Running from 2007 to 2011, ‘The Great Outdoors’ project was the Free Range Network's practical guide to camping outdoors – going beyond the everyday kind of camping guide to look specifically at light-weight, low-impact, low-cost ‘free camping’.
The ‘Great Outdoors Project’ focussed on the practical skills required for adapting to a low-energy and low-consumption oriented lifestyle. For most people this is a challenging prospect, and so the project was developed around a simple activity which most people are able to undertake with minimal cost and preparation: Camping outdoors!
In 2011 the project was discontinued. Against the enforced austerity following the financial crash people, it seemed, didn’t want to go away for weekends to learn how to live with less… They could do that at home for free!
‘The Great Outdoors’ sought to communicate the most basic of skills that are essential to life – cooking, making fire, heating water, and finding shelter – so that we can rediscover our potential as 'human animals'; functional beings who can look after their own needs irrespective of what’s happening around them. What fifty years of consumerism has done for Britain is de-skill its citizens: If we look at the practical skills possessed by their grandparents, many people today have only the vaguest idea of how to manage their lives without mains services and pre-prepared food.
Whether you're an adult or a child, in order to comfortably manage the imminent contraction of energy and other mineral resources we must re-learn the skills that the present generations have lost. Through learning to live comfortably outdoors, expressing these skills becomes a natural and essential part of life, and can be drawn upon whenever necessary to support ourselves and those around us.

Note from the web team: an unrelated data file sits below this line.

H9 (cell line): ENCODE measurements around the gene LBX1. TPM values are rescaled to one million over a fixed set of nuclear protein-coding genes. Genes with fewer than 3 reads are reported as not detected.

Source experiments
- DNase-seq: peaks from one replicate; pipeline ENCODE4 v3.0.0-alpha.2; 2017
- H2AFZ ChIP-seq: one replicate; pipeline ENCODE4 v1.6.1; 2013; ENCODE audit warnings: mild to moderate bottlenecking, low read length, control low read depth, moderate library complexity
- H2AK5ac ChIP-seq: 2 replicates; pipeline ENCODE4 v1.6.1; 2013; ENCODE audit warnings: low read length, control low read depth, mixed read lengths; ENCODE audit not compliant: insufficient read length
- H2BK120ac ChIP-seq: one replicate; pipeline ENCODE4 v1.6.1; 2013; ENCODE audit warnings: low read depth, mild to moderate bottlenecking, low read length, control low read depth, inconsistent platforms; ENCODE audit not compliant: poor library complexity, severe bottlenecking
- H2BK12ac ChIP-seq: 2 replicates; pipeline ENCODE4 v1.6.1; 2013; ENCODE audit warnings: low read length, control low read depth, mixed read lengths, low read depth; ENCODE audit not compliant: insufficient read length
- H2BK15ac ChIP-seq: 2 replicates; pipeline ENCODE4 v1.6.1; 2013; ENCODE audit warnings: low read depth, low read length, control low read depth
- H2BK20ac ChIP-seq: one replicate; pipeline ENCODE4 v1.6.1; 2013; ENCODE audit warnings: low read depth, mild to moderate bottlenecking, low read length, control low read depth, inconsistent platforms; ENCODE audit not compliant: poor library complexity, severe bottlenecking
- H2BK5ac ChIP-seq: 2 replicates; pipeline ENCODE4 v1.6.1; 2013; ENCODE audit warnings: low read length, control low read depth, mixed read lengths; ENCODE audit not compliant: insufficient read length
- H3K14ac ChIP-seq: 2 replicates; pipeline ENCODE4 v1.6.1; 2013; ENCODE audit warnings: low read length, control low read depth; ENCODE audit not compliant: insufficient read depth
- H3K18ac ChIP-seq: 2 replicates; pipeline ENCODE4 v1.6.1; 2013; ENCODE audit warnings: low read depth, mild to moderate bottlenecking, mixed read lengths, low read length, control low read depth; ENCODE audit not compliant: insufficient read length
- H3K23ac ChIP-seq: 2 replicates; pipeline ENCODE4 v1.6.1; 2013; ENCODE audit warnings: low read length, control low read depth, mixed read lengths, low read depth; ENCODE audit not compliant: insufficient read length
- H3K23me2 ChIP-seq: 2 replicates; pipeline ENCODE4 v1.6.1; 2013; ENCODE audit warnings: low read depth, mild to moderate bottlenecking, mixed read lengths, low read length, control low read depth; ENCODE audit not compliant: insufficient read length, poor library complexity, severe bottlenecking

‘The Great Outdoors’ handouts
Below are the handouts produced to accompany the camping workshops. These take different elements of camping, backpacking, and developing the resilience required to live with ‘less’.
Please note, on their own these are insufficient to teach you how to camp. They are intended to extend the information given in the many ‘how to’ guides on camping available form bookshops.
The problem with changing to a lower-resource pattern of living is that today we are immersed in a high resource lifestyle that makes it difficult to imagine how we could live with less, or see what skills we might require to live more simply. But there is an easy way that most people can get around the distractions of our everyday life in order to learn the skills of simplicity – go camping!
The most important element of living outdoors is having the right kind of shelter: a waterproof layer – the tent – and an insulating layer to let to sleep comfortably – your bedding. It's also important to organise these elements in a way that's simple and functional. This unit examines how and what to put together to enable you to live comfortably outdoors.
Fire was one of the human species first and most devastating inventions (at least until the plough came along). Fire is a most useful means of converting the stored chemical energy of wood into useful heat energy, but in today's technological society, with predominantly gas and electric heating in our homes, people have lost the skill to use fire safely and have even come to fear it. This unit examines the issue around camp stoves, camp fires, and providing sources of heat.